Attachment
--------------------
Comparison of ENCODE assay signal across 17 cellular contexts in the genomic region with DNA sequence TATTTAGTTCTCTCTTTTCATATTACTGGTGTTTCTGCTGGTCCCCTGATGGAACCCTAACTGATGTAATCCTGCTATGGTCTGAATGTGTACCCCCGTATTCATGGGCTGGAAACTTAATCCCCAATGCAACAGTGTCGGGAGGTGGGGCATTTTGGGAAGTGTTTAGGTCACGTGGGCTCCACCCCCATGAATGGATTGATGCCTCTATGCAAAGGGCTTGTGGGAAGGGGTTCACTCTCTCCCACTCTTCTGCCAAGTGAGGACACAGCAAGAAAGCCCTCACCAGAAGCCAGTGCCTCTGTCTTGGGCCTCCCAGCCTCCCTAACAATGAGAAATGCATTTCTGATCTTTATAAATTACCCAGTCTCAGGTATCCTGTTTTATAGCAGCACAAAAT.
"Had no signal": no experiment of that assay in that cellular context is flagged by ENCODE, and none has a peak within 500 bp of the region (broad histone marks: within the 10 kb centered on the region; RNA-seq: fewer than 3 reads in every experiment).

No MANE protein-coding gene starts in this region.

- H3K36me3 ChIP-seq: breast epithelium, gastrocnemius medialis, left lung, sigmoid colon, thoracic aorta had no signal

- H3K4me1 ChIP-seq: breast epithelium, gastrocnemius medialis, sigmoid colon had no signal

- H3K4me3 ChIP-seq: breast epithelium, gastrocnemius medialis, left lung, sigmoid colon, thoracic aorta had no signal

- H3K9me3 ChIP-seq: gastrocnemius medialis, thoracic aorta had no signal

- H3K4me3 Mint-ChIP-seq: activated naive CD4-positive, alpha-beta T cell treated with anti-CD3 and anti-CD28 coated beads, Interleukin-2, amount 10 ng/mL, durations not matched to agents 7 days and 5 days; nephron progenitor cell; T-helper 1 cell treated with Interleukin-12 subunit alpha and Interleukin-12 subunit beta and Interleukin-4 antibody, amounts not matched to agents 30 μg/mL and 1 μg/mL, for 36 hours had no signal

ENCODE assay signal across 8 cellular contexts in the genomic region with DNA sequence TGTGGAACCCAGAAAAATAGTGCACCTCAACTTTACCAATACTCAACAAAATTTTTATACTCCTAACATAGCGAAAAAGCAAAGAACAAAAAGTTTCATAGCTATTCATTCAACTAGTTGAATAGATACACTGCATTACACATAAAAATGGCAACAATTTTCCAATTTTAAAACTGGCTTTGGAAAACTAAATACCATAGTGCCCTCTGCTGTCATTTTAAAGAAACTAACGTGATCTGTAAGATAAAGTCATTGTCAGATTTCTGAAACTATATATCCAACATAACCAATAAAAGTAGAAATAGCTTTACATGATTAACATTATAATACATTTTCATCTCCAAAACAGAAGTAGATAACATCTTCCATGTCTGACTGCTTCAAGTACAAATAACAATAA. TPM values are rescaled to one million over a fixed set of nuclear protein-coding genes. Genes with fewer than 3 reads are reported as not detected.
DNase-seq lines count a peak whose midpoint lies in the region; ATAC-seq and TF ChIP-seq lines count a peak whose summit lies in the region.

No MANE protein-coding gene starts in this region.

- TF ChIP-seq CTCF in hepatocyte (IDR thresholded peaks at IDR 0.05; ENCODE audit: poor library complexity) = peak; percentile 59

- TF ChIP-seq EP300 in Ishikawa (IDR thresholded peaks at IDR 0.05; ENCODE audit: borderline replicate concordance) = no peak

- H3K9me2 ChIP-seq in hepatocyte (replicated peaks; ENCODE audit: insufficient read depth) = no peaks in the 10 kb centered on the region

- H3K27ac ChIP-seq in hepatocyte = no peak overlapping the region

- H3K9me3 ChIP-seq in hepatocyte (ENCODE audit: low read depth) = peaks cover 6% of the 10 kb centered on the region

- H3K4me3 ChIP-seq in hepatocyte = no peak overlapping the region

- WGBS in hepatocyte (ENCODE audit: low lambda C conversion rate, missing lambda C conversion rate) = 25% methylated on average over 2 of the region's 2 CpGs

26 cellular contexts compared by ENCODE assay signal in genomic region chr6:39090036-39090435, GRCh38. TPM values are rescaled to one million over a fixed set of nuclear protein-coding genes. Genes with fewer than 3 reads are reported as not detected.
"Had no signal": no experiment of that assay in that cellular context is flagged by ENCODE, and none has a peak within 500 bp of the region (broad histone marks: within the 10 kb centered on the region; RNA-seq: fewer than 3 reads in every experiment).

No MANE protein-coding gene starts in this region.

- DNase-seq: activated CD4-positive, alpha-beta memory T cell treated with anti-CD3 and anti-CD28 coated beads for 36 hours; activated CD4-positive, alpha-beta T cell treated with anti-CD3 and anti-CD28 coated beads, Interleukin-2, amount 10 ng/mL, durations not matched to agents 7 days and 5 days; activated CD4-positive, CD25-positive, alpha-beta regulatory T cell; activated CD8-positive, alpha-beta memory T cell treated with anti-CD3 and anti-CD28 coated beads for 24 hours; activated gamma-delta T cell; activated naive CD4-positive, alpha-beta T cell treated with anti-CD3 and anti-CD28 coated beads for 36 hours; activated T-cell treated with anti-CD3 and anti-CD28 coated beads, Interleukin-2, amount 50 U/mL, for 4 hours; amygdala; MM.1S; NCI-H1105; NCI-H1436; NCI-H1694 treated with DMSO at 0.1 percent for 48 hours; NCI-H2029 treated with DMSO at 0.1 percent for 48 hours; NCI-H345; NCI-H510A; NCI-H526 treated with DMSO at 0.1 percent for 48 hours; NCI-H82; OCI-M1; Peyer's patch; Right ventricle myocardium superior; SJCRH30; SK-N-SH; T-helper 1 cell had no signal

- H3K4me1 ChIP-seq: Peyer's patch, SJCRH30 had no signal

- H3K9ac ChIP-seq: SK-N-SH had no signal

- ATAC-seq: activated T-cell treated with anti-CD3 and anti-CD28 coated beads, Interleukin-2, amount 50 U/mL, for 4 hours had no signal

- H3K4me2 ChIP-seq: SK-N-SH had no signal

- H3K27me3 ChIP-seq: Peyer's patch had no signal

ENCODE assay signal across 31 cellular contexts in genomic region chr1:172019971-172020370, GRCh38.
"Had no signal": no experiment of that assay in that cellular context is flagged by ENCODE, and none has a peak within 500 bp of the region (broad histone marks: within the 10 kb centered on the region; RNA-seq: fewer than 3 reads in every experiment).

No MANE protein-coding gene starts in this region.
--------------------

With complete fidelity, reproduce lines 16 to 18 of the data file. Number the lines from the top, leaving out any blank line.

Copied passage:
- H3K9me3 ChIP-seq in hepatocyte (ENCODE audit: low read depth) = peaks cover 6% of the 10 kb centered on the region

- H3K4me3 ChIP-seq in hepatocyte = no peak overlapping the region

- WGBS in hepatocyte (ENCODE audit: low lambda C conversion rate, missing lambda C conversion rate) = 25% methylated on average over 2 of the region's 2 CpGs